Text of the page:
Likewise, Americans traveling overseas are known as Yanks, no matter where they may actually be from. So suck it, Toby Keith, you Yankee bastard!

While the movement known by the specific name "Zionism" is modern, the movement of Jews returning to Zion is more than 2,500 years old. That is why the claim that Zionism – the return of the Jewish people to Zion – is not part of Judaism is a theological and historical lie.
I think I understand what Prager is trying to say. Basically, the problem is this: Israel is a modern country that was created by a diktat of the United Kingdom and the U.N. However, we need to find a way to equate the modern state of Israel with all those old stories about desert tribesmen trying to follow their prophets to their mythical Holy land. So how do we resolve this discrepancy? Listen closely because if you blink, you might just miss it-or at least recognize just how retaradilicious this entire premise is (it's synapse-lickin' good!).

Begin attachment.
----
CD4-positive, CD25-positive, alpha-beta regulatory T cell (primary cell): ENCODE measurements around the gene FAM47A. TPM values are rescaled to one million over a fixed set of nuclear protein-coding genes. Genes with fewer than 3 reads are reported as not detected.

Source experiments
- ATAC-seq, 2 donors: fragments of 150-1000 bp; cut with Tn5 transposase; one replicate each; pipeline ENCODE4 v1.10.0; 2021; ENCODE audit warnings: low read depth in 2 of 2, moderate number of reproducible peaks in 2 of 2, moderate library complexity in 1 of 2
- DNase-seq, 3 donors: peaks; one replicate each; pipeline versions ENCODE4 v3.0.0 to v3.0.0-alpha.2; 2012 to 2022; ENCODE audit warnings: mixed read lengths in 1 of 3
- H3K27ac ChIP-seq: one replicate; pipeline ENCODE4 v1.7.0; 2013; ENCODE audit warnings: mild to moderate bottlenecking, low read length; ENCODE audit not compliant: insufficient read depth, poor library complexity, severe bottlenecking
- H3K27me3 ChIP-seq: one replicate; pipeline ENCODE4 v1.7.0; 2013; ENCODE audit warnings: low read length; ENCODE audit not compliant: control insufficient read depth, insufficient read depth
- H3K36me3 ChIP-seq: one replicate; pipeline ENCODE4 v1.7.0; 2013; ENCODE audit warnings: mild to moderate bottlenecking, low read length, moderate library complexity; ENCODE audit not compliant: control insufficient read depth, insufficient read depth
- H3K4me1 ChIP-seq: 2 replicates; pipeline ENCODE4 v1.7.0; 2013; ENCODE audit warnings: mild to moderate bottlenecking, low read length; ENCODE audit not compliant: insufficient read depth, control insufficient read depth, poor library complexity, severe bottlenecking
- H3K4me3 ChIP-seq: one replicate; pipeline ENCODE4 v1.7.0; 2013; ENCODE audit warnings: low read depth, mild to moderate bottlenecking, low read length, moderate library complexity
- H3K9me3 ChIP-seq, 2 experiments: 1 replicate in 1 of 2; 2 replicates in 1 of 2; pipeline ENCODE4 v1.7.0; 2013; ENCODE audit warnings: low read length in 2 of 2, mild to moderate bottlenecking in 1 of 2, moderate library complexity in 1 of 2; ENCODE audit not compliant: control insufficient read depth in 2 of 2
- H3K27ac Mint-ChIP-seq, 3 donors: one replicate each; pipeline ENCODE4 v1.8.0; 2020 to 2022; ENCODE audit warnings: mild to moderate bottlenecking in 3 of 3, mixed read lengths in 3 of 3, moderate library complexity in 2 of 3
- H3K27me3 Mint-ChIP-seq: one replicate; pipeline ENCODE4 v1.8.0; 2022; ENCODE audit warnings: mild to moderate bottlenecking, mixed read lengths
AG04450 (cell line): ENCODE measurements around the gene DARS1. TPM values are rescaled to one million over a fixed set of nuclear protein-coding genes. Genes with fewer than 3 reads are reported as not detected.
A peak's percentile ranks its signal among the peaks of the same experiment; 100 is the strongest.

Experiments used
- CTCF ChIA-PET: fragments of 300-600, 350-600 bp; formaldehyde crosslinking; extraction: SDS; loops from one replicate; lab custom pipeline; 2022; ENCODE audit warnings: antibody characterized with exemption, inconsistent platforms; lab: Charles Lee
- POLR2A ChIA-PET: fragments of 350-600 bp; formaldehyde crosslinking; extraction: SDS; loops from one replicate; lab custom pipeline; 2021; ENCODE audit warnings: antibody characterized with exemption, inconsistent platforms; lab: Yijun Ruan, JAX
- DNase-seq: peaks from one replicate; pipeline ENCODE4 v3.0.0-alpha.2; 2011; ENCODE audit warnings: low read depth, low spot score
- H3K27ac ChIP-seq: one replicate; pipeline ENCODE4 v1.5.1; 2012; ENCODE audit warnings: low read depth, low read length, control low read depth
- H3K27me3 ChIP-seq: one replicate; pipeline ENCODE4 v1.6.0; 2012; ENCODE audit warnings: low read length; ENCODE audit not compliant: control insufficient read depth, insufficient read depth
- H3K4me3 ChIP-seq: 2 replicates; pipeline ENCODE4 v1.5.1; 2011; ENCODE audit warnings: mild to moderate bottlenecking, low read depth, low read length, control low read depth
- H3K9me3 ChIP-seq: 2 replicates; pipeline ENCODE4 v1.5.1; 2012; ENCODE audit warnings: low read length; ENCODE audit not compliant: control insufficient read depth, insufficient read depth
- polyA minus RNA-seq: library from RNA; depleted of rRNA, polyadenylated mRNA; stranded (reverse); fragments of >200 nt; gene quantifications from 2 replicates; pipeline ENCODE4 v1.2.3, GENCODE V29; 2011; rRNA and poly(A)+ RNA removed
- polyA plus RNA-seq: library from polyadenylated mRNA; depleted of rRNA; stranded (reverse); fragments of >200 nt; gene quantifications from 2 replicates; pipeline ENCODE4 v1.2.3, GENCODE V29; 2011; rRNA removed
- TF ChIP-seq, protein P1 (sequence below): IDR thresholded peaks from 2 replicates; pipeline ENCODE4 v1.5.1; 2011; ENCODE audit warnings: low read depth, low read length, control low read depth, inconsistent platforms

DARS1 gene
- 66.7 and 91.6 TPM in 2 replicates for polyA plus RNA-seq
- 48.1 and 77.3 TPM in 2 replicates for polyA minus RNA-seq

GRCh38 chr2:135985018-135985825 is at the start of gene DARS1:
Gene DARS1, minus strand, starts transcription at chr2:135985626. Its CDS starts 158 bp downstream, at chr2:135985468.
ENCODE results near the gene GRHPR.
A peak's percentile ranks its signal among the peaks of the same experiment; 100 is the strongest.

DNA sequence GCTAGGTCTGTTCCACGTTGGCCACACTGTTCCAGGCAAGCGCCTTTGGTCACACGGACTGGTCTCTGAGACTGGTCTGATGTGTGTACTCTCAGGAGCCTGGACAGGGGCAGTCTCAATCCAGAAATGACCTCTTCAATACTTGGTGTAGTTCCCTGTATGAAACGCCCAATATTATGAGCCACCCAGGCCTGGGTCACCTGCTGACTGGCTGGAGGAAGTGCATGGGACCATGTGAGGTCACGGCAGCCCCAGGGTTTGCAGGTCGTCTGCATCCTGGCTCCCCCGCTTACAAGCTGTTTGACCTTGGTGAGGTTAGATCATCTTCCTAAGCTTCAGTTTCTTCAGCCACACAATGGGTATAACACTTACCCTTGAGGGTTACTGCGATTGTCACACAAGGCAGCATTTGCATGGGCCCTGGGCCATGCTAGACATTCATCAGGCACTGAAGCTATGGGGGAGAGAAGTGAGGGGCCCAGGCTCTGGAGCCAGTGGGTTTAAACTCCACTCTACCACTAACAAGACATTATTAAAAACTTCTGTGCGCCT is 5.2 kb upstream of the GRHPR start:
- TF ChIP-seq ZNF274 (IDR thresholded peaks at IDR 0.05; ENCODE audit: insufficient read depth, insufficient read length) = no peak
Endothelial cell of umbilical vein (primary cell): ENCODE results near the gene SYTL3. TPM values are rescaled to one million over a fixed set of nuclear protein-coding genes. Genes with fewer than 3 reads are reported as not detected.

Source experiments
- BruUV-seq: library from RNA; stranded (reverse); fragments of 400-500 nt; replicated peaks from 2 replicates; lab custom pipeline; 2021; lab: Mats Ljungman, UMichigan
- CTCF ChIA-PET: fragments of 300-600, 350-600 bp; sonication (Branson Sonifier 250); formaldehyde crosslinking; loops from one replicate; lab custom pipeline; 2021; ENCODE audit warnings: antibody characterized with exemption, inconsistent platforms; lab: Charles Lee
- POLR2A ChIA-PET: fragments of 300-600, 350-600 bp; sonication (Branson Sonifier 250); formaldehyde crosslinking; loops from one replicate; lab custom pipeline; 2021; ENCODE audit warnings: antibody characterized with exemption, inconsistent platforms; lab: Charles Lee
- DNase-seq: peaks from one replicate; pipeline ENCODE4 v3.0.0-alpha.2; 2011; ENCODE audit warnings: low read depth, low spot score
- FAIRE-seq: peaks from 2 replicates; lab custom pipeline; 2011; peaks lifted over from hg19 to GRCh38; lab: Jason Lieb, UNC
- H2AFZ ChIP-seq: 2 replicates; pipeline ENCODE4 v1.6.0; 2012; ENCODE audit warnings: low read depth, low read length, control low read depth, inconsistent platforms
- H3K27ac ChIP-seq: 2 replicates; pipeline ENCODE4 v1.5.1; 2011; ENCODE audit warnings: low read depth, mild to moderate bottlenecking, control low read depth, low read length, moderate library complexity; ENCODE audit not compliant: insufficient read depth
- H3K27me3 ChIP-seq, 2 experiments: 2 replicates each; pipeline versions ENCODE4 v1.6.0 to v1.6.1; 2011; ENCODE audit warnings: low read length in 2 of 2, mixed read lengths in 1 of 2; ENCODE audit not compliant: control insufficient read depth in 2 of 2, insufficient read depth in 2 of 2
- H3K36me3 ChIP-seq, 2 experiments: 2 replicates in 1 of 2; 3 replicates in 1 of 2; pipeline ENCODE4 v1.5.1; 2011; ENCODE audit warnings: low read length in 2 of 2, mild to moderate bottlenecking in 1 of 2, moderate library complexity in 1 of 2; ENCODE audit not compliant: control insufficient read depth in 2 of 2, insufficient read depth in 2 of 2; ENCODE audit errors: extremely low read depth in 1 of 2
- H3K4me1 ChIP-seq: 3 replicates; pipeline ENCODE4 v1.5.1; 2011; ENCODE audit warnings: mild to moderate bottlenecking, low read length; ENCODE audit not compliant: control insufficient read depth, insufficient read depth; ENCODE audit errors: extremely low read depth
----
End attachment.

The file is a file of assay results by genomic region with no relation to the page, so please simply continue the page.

Although the movement which essentially created the modern state of Israel was secular and only goes back about 125 years, the fact that Israel now exists does not change the fact that the idea that Jews belong in Jerusalem is very old. As such, which the two movements are very different from each other, they both kinda had the same goals, and as such are more or less inseparable. Got it.
Judaism has always consisted of three components: God, Torah and Israel, roughly translated as faith, practice and peoplehood. And this Jewish people was conceived of as living in the Jewish country called Israel.